Han, Yanjun, Tao, Qing, Wang, Jue

In multi-instance learning, there are two kinds of prediction failure, i.e., false negative and false positive. Current research mainly focus on avoding the former. We attempt to utilize the geometric distribution of instances inside positive bags to avoid both the former and the latter. Based on kernel principal component analysis, we define a projection constraint for each positive bag to classify its constituent instances far away from the separating hyperplane while place positive instances and negative instances at opposite sides. We apply the Constrained Concave-Convex Procedure to solve the resulted problem.

I have a dataset of users, each user has has daily information about his activities (numerical values representing some measurements of his physical activities). In addition, each user in each day has a boolean value that represents if he/she took a particular action. The data set is not fixed, so new activities information and action are added for each user each new day. Build a model that predicts which user is likely to take the action in the near future (e.g. in any of the next 7 days). My approach is to build feature vectors representing the activity values for each users over a period of time, and use the action column as a source of ground-truth.

To evaluate whether the strategy or approach you're evaluating requires artificial intelligence, let's turn back to our definition of AI as any computer-based system that observes, analyzes, and learns. Thus, a true AI system is able to sense its own environment and augment its base of knowledge in close to real time. A Tesla's onboard computers analyze the images, blips, and other data it collects to make sense of its surroundings, allowing for the automation of several driving decisions. Using this data, companies and sales professionals are able to arrive at many counterintuitive insights -- for instance, calls with more positive sentiment are actually associated with lower closing rates than calls with less positive sentiment. The ability to test, learn, and improve is only available to the most advanced machine learning systems today.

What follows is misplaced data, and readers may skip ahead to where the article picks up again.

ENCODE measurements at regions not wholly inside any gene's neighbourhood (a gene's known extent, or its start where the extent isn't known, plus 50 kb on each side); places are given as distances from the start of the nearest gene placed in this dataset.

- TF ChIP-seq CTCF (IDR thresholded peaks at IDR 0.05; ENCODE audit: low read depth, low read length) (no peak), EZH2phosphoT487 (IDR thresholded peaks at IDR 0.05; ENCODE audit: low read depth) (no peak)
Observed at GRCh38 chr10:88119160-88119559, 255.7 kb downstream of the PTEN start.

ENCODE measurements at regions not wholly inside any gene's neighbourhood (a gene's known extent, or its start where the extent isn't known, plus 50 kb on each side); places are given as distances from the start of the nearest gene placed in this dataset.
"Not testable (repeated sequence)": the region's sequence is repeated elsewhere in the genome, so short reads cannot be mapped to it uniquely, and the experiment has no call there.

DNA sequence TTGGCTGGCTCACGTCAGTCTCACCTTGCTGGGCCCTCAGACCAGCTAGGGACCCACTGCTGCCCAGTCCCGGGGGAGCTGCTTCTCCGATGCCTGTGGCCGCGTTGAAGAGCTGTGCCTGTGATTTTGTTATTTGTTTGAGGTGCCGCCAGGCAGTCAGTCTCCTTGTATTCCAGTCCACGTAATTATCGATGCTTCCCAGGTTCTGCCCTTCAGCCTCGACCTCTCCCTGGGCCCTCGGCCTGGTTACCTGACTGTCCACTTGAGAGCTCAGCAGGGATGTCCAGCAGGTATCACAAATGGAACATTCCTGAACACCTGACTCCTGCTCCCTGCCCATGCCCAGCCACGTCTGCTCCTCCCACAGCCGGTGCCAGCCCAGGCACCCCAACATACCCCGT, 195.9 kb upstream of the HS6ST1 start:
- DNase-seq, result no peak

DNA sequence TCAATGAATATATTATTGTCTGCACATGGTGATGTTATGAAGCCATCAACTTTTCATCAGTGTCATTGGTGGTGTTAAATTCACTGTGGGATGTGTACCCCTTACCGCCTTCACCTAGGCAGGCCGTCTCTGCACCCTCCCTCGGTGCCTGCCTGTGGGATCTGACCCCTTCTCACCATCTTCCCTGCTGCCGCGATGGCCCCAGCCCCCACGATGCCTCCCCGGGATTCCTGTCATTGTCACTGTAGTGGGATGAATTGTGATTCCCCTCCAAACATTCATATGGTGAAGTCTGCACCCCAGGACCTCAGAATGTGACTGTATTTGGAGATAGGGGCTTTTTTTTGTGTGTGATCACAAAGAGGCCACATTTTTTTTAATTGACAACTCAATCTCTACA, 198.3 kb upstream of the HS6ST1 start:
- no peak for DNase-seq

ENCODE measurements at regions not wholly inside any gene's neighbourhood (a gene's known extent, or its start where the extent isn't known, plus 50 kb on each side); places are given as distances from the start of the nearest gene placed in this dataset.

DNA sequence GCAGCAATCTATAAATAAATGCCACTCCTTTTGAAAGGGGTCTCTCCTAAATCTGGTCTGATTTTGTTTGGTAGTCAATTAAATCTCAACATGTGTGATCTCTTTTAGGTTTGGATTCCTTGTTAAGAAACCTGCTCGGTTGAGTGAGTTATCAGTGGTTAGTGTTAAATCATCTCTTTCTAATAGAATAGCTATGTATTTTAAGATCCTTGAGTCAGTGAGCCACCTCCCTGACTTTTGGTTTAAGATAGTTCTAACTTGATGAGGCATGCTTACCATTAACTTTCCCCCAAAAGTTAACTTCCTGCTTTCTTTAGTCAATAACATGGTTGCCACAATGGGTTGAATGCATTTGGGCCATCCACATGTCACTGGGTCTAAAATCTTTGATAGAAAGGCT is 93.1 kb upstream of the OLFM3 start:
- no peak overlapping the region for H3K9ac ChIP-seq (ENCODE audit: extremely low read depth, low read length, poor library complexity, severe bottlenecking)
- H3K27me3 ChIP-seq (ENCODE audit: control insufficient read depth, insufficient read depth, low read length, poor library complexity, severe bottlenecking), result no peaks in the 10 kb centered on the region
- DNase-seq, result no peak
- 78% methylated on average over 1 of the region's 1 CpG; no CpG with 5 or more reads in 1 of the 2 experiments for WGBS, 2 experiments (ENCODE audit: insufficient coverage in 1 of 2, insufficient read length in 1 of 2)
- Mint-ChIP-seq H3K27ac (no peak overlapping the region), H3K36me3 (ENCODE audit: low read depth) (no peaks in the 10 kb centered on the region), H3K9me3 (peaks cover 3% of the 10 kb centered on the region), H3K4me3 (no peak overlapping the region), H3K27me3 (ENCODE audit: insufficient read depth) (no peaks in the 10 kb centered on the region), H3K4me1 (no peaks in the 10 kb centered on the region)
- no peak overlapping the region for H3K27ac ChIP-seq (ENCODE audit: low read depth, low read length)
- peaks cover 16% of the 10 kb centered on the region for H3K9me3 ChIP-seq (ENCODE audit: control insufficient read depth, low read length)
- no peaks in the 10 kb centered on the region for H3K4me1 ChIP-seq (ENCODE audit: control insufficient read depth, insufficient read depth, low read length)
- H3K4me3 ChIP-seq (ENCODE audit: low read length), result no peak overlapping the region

Shen, Chunhua, Kim, Junae, Wang, Lei, Hengel, Anton

The learning of appropriate distance metrics is a critical problem in classification. In this work, we propose a boosting-based technique, termed BoostMetric, for learning a Mahalanobis distance metric. One of the primary difficulties in learning such a metric is to ensure that the Mahalanobis matrix remains positive semidefinite. Semidefinite programming is sometimes used to enforce this constraint, but does not scale well. BoostMetric is instead based on a key observation that any positive semidefinite matrix can be decomposed into a linear positive combination of trace-one rank-one matrices.

Imagine a machine learning algorithm is tasked with identifying the number of bananas within a bowl of fruit. In total, the bowl contains 10 pieces of fruit, 4 of which are bananas, and 6 are apples. The algorithm determines that there are 5 bananas, and 5 apples. The number of bananas that were counted correctly are known as true positives, while the items that were identified incorrectly as bananas are called false positives. In this example, there are 4 true positives, and one false positive, making the algorithms precision 4/5, and its recall is 4/10.